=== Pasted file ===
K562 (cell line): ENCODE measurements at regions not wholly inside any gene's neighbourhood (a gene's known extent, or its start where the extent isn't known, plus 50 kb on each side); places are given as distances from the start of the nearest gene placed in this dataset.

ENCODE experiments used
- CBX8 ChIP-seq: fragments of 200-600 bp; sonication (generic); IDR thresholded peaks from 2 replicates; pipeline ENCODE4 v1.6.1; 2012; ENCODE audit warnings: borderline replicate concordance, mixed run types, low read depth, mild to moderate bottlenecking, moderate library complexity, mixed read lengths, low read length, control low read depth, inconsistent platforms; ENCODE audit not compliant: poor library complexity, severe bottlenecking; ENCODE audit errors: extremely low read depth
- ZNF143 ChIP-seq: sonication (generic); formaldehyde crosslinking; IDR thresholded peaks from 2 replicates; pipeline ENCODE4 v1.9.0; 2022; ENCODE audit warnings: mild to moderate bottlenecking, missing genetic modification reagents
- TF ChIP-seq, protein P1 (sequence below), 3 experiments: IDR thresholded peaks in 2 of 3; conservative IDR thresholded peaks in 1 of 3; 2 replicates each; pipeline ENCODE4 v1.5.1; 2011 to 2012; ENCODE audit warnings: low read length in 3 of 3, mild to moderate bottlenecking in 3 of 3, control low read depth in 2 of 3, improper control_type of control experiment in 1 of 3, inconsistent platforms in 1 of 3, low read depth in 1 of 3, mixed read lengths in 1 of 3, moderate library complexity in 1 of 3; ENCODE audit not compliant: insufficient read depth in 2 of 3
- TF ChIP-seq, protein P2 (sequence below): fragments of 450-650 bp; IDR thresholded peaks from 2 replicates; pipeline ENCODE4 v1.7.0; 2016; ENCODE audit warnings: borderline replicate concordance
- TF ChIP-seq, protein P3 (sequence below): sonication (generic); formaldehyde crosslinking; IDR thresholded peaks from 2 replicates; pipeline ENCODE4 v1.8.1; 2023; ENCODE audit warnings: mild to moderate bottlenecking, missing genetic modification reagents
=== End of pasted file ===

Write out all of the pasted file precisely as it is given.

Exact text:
K562 (cell line): ENCODE measurements at regions not wholly inside any gene's neighbourhood (a gene's known extent, or its start where the extent isn't known, plus 50 kb on each side); places are given as distances from the start of the nearest gene placed in this dataset.

ENCODE experiments used
- CBX8 ChIP-seq: fragments of 200-600 bp; sonication (generic); IDR thresholded peaks from 2 replicates; pipeline ENCODE4 v1.6.1; 2012; ENCODE audit warnings: borderline replicate concordance, mixed run types, low read depth, mild to moderate bottlenecking, moderate library complexity, mixed read lengths, low read length, control low read depth, inconsistent platforms; ENCODE audit not compliant: poor library complexity, severe bottlenecking; ENCODE audit errors: extremely low read depth
- ZNF143 ChIP-seq: sonication (generic); formaldehyde crosslinking; IDR thresholded peaks from 2 replicates; pipeline ENCODE4 v1.9.0; 2022; ENCODE audit warnings: mild to moderate bottlenecking, missing genetic modification reagents
- TF ChIP-seq, protein P1 (sequence below), 3 experiments: IDR thresholded peaks in 2 of 3; conservative IDR thresholded peaks in 1 of 3; 2 replicates each; pipeline ENCODE4 v1.5.1; 2011 to 2012; ENCODE audit warnings: low read length in 3 of 3, mild to moderate bottlenecking in 3 of 3, control low read depth in 2 of 3, improper control_type of control experiment in 1 of 3, inconsistent platforms in 1 of 3, low read depth in 1 of 3, mixed read lengths in 1 of 3, moderate library complexity in 1 of 3; ENCODE audit not compliant: insufficient read depth in 2 of 3
- TF ChIP-seq, protein P2 (sequence below): fragments of 450-650 bp; IDR thresholded peaks from 2 replicates; pipeline ENCODE4 v1.7.0; 2016; ENCODE audit warnings: borderline replicate concordance
- TF ChIP-seq, protein P3 (sequence below): sonication (generic); formaldehyde crosslinking; IDR thresholded peaks from 2 replicates; pipeline ENCODE4 v1.8.1; 2023; ENCODE audit warnings: mild to moderate bottlenecking, missing genetic modification reagents